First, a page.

Second, when a statute is ambiguous and an agency’s rule is a “permissible construction of the statute,” the agency’s rule is generally given deference under Chevron, USA, Inc. v. NRDC, 467 U.S. 837 (1984). However, the ATF declined to invoke the so-called “Chevron deference,” believing that deference analysis was unnecessary presumably because, in its view, the statute is not ambiguous.

Further, the Court explained that the Supreme Court’s dicta from two more recent cases suggest Chevron deference should not be applied to criminal statutes. “The court has never held that the government’s reading of a criminal statute is entitled to any deference.” United States v. Apel, 571 U.S. 359 (2014). And, “criminal laws are for courts, not for the government, to construe.” Abramski v. United States, 573 U.S. 169 (2014).

A knowing violation of 18 U.S.C. § 922(o)(1) is punishable by up to 10 years of imprisonment. § 924(a)(2). Comparing that criminal sanction to the statute’s only civil requirement – registration of the weapon – and it is clear that the statute “has a predominantly criminal scope,” according to the Court.

Chevron deference was created to defer to an agency’s personnel with expertise “in a complex field of regulation with nuances perhaps unfamiliar to the federal courts.” Dolfi v. Pontesso, 156 F. 3d 696 (6th Cir. 1998). This is appropriate for “highly technical and complex securities, tax, workplace safety, and environmental law regimes” but less appropriate for “the distribution of dangerous drugs, the commission of violent acts, or, as relevant here, the possession of deadly weapons,” the Court explained, adding that these “are areas in which the courts are well-equipped to operate, and we see no reason why we should abdicate our interpretive responsibility in such instances.” Therefore, the Court concluded that Chevron deference does not apply to the ATF’s Rule because the underlying statute is “predominantly” criminal in scope.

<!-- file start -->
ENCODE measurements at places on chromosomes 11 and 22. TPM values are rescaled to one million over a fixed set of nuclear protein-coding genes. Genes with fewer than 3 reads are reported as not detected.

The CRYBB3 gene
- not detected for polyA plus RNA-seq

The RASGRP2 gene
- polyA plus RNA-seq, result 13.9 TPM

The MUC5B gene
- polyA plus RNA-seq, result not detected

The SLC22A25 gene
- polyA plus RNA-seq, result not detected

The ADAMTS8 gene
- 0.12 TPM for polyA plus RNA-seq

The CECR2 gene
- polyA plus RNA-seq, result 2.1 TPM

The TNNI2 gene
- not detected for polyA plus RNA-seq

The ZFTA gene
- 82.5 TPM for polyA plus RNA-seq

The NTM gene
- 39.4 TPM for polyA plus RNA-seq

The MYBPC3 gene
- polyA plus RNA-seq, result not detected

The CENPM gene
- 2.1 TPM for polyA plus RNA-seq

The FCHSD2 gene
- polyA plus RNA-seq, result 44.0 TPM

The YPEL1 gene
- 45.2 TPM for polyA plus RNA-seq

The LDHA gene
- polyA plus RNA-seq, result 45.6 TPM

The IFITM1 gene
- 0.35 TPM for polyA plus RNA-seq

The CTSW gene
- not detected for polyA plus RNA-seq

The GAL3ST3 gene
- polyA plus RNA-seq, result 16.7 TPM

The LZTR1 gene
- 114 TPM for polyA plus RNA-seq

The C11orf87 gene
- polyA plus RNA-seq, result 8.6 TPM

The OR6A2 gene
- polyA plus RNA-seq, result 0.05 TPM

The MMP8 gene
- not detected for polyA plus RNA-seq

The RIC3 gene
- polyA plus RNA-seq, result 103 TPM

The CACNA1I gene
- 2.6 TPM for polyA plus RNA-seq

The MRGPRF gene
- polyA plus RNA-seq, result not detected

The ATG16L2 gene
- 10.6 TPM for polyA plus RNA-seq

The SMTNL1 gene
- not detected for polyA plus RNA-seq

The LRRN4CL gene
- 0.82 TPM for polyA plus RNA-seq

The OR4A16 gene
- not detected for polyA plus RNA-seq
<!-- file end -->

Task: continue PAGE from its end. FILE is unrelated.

After deciding the statute’s definition of machinegun parts is ambiguous and that the ATF’s Rule is owed no deference, the Court’s third step was to apply the “rule of lenity.”

“When Chevron difference is not warranted and standard principles of statutory interpretation ‘fail to establish that the government’s position is unambiguously correct, we apply the rule of lenity and resolve the ambiguity in [the criminal defendant’s] favor.’” Quoting United States v. Granderson, 511 U.S. 39 (1994).

Based on the foregoing reasons, the Court ruled in Hardin’s favor, deregulating bump stocks in its jurisdiction. It then closed with a quote from the Fifth Circuit: “Bump stocks may well be indistinguishable from automatic weapons for all practical purposes. But … it would be dangerous … to punish a crime not enumerated in the statute, because it is of equal atrocity, or of kindred character, with those which are enumerated.” Cargill v. Garland, 57 F.4th 447 (5th Cir. 2023) (en banc) (Ho, J., concurring).

Thus, because the statutory scheme at issue “does not clearly and unambiguously prohibit bump stocks,” the Court held that the rule of lenity requires it to construe the statute in Hardin’s favor.

Accordingly, the Court reversed the judgment of the District Court and remanded for further proceedings consistent with its opinion. See: Hardin v. BATFE, 65 F.4th 895 (6th Cir. 2023).